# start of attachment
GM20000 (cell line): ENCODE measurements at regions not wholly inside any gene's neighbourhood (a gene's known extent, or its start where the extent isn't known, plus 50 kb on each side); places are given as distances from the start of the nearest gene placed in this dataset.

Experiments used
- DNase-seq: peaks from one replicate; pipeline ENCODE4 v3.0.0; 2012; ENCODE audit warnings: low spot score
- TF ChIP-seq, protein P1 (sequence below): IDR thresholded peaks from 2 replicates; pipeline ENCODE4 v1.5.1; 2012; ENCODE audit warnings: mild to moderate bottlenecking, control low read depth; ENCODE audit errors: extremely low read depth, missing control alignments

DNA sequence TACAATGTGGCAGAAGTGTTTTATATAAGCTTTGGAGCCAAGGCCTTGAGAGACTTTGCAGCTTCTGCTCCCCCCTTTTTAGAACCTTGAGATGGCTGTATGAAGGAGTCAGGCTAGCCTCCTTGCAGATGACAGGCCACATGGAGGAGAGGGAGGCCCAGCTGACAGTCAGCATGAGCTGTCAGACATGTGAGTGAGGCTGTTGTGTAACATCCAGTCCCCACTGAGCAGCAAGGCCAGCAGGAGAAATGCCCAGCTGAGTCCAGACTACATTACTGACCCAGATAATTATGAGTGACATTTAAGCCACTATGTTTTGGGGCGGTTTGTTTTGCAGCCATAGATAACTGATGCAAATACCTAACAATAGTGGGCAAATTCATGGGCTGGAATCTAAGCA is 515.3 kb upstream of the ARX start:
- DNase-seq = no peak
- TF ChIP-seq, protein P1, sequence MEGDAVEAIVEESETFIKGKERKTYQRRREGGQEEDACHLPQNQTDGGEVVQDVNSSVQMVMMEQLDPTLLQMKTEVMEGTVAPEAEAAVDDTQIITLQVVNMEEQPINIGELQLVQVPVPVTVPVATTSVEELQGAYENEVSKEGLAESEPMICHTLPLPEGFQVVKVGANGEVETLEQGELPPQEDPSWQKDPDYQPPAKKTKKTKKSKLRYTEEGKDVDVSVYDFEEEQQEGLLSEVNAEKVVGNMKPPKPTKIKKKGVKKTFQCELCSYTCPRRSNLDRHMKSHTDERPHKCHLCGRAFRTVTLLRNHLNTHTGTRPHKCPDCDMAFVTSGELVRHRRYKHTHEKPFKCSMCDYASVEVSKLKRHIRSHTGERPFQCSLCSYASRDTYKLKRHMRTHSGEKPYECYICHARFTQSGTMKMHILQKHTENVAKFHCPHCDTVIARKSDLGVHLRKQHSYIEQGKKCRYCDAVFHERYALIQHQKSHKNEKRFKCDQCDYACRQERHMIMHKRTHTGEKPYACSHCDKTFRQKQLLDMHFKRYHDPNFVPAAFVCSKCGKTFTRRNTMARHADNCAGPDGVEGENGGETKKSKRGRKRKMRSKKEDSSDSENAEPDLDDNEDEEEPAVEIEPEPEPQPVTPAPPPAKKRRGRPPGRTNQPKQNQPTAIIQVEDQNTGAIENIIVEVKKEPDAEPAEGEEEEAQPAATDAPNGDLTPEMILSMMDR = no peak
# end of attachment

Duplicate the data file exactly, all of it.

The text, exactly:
GM20000 (cell line): ENCODE measurements at regions not wholly inside any gene's neighbourhood (a gene's known extent, or its start where the extent isn't known, plus 50 kb on each side); places are given as distances from the start of the nearest gene placed in this dataset.

Experiments used
- DNase-seq: peaks from one replicate; pipeline ENCODE4 v3.0.0; 2012; ENCODE audit warnings: low spot score
- TF ChIP-seq, protein P1 (sequence below): IDR thresholded peaks from 2 replicates; pipeline ENCODE4 v1.5.1; 2012; ENCODE audit warnings: mild to moderate bottlenecking, control low read depth; ENCODE audit errors: extremely low read depth, missing control alignments

DNA sequence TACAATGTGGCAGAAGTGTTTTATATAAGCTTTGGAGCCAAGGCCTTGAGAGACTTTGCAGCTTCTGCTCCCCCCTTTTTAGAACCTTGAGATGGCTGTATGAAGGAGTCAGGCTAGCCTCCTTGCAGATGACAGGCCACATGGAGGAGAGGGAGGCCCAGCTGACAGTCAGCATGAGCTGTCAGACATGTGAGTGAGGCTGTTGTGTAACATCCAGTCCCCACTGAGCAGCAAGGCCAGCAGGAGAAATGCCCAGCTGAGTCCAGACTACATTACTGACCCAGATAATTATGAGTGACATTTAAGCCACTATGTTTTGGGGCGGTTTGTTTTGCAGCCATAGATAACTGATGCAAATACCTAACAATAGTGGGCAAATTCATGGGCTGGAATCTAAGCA is 515.3 kb upstream of the ARX start:
- DNase-seq = no peak
- TF ChIP-seq, protein P1, sequence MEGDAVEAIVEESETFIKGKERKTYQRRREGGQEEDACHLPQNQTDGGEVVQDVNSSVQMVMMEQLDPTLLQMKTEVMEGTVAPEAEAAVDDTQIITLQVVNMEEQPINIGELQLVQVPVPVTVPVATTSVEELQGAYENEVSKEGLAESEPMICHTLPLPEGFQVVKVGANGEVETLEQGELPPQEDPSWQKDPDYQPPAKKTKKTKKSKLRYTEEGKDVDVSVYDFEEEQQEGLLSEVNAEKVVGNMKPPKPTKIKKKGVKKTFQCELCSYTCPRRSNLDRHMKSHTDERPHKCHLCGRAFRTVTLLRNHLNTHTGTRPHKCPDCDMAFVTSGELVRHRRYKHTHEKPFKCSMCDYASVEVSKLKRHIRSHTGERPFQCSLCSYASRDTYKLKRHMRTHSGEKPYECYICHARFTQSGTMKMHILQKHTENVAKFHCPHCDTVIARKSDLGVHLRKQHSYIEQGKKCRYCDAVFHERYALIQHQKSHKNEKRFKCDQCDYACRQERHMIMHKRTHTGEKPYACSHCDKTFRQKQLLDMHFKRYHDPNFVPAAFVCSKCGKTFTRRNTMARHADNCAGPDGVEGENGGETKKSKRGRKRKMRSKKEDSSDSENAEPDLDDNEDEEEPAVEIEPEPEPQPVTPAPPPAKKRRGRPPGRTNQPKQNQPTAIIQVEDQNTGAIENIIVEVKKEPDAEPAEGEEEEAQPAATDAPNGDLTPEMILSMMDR = no peak